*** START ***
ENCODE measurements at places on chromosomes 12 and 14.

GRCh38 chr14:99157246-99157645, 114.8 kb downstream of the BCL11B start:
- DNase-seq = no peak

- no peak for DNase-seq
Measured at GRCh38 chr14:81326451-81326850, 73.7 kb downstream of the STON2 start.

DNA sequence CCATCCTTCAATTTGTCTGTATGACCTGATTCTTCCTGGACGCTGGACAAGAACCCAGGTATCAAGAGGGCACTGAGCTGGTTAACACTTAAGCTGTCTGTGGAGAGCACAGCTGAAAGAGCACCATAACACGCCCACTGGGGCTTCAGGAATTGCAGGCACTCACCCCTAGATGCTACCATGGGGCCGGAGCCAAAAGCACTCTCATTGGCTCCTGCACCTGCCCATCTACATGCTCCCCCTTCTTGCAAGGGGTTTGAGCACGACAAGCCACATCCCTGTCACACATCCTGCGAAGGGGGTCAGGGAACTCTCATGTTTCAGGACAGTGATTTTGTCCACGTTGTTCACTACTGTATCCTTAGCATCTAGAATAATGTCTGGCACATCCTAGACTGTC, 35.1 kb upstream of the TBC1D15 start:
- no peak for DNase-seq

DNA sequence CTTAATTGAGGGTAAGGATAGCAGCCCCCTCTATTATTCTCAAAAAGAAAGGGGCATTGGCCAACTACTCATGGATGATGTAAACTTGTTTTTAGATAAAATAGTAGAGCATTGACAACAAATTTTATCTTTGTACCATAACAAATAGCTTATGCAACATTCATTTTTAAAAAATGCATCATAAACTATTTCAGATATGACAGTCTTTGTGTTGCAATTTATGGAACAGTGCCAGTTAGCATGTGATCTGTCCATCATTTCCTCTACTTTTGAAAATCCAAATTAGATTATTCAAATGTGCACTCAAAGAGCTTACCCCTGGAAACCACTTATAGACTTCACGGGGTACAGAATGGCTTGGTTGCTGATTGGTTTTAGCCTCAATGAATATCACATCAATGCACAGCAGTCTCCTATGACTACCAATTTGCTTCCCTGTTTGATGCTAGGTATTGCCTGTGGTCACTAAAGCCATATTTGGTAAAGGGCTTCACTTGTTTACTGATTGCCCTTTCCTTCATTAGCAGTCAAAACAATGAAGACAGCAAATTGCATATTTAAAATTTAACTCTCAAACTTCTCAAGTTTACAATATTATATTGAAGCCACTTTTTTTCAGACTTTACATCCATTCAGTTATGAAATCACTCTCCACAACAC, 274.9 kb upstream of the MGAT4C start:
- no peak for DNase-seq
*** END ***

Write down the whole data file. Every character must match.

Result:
ENCODE measurements at places on chromosomes 12 and 14.

GRCh38 chr14:99157246-99157645, 114.8 kb downstream of the BCL11B start:
- DNase-seq = no peak

- no peak for DNase-seq
Measured at GRCh38 chr14:81326451-81326850, 73.7 kb downstream of the STON2 start.

DNA sequence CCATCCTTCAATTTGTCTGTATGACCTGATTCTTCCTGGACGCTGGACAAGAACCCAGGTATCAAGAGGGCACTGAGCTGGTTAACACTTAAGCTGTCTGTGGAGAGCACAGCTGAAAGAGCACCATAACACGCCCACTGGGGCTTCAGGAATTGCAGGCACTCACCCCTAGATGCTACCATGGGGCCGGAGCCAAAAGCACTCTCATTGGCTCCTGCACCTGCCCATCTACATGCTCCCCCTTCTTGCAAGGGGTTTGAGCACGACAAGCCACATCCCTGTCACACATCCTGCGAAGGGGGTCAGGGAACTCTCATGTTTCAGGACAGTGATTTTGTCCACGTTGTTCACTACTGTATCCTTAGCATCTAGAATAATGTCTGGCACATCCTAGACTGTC, 35.1 kb upstream of the TBC1D15 start:
- no peak for DNase-seq

DNA sequence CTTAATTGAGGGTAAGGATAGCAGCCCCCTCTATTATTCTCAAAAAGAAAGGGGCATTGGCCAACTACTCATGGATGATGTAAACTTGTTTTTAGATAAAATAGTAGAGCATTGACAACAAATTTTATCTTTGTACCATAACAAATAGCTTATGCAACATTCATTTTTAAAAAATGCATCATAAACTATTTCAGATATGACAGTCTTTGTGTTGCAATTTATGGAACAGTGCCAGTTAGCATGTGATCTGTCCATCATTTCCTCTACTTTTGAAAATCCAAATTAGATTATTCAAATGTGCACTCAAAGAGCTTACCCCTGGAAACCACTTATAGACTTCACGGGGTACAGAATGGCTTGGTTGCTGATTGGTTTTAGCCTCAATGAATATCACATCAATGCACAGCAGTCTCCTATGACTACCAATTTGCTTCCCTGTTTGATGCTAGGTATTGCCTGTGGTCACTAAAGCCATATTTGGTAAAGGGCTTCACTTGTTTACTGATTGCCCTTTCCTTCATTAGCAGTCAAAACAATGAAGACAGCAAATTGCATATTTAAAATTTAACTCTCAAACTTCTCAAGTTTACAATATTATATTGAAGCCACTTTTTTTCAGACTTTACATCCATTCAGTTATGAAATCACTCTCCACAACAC, 274.9 kb upstream of the MGAT4C start:
- no peak for DNase-seq